Abuse against women: The secret no one wants to talk about

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Indy Star on 10/4/16 by Maureen C. Gilmer , maureen.gilmer@indystar.com

‘We keep this issue of domestic violence as if it was a lover in our bedrooms. No one wants to talk about it.’

The speaker asked for a show of hands. How many in the audience had suffered abuse? First, one hand, then another and another. A quick glance around the room revealed maybe 20 hands raised, representing about one-fifth of the audience.

This was a forum on violence against women and girls, so some might say the audience wasn’t representative of the general population. But multiple studies indicate that one in five women have been or will be victims of abuse, including rape, in their lifetime.

Josina Machel is one of those statistics. The daughter of former Mozambique president Samora Machel and stepdaughter of former South Africa president Nelson Mandela survived a brutal assault by someone she knew. She came to Indianapolis this week to address a forum hosted by the Desmond Tutu Center and Saving Orphans through Healthcare and Outreach.

Machel told how she was violently attacked by a trusted companion, leaving her blind in one eye, but also emboldened to speak out on the issue of violence against women and girls in her country and around the world.

“I don’t remember feeling threatened or anything that said life was about to change (before the attack),” she said, describing how the first blow to her head occurred after a disagreement while she was riding in a car with the man. She screamed as he struck again, this time the blow landing in her right eye, then a third to the back of the head.

Though stunned and bleeding, Machel was able to open the car door and run. And that started her journey into the world of domestic violence, she said. “My first lesson was, ‘Once instinct says run, you run,'” because you may not be able to tell the story if you wait.

Her next lesson was that even for a woman of privilege, justice moves slowly.

“The system fails us time and time again,” she said. “This is a human rights violation. Why are we so quiet about it — this little secret inside our homes? We keep this issue of domestic violence as if it was a lover in our bedrooms. No one wants to talk about it.”

That reality is what brought together 100-some invited guests representing advocacy groups, refugee organizations, the legal system, schools and local government among them.

Waseema Ali, managing director of the Desmond Tutu Center at Christian Theological Seminary, says the roots of violence against women lie in the “persistent discrimination” allowed to flourish in communities, including college campuses, businesses and private homes.

“Violence will not stop because you and I are convened here,” she told the audience, adding it will take education, advocacy, funding, courage and strength to force changes in laws and in thinking.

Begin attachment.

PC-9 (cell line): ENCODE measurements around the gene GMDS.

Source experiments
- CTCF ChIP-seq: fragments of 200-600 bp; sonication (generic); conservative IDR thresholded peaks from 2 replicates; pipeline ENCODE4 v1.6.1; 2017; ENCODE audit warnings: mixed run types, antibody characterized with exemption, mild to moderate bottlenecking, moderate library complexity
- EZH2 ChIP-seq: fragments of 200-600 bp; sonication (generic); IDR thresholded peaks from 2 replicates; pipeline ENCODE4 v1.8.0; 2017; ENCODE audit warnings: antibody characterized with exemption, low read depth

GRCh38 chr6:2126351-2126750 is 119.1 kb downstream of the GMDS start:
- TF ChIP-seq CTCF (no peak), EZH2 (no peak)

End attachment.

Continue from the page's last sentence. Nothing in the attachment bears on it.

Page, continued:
To that end, Ali, Machel and other speakers challenged the audience to speak up about violence against women, about human trafficking, about gender inequity.

“In speaking out, you are encouraging other people to speak out, you are encouraging them to act,” Machel said.

Sonia DiOrio, 17, brought members of the Social Justice Club at International School of Indiana to Monday’s forum, hoping to tap into the energy of the speakers and audience to promote activism in her circles.

The high school senior said she and her friends want to help women and other marginalized people but didn’t really know how. Whether it be through writing, art, volunteering or other community engagement, “these speakers have shown me I can do something. We have a voice.”

Mady Neal, also a senior, has the same passion for social justice and gender issues, saying, “We need to speak out against sexual assault and domestic abuse.” Neal said the violence on college campuses “is astounding and terrifying for those of us entering that realm.”

For the handful of men in the audience, including the Rev. David Hampton, deputy mayor of Indianapolis, the challenge was clear:

“Men are the ones who help to shape the generation of boys so they can learn that strong men are gentlemen,” said Cynthia Prime, co-founder of Saving Orphans through Healthcare and Outreach. “We can speak for ourselves,” she said, but it takes men communicating with men to change the male culture. “You can change the thinking. It has to come from you.”

Prime said too often the world is deprived of the talents and abilities of women who are too wounded because of incidents in their lives that often go unreported and unaddressed. “It’s right here among us today. The pattern of destructive, corrosive, violent behavior must be changed, and change begins here. Even embryonic change begins with the dialogue at your tables.”

Hampton accepted that challenge during a panel discussion highlighting public and private efforts to address gender inequity, bullying, domestic violence and human trafficking.

Conceding that men are raised to be aggressive, to not show emotion and sometimes to be sexist, Hampton said, “It’s gonna take men to step up,” to stop injustice on many fronts.

Indiana Rep. Christina Hale, who is running for lieutenant governor on the Democratic ticket with John Gregg, also participated on the panel, lamenting the lack of diversity in the state’s General Assembly, “We’ll only have a healthier government when we have more people of different backgrounds represented.”

Others speaking were: Gail Masondo, counselor to victims of abuse and trafficking; Kirat Sandhu, who works with the Indiana Coalition to End Sexual Assault and is a sexual assault survivor; Jennifer Thuma, deputy attorney general with Indiana’s Victim Services and Outreach Division; Darlene Bradley, senior special agent with Homeland Security; and Sareen Lambright Dale, assistant director of Sexual Assault Education and Prevention at IUPUI.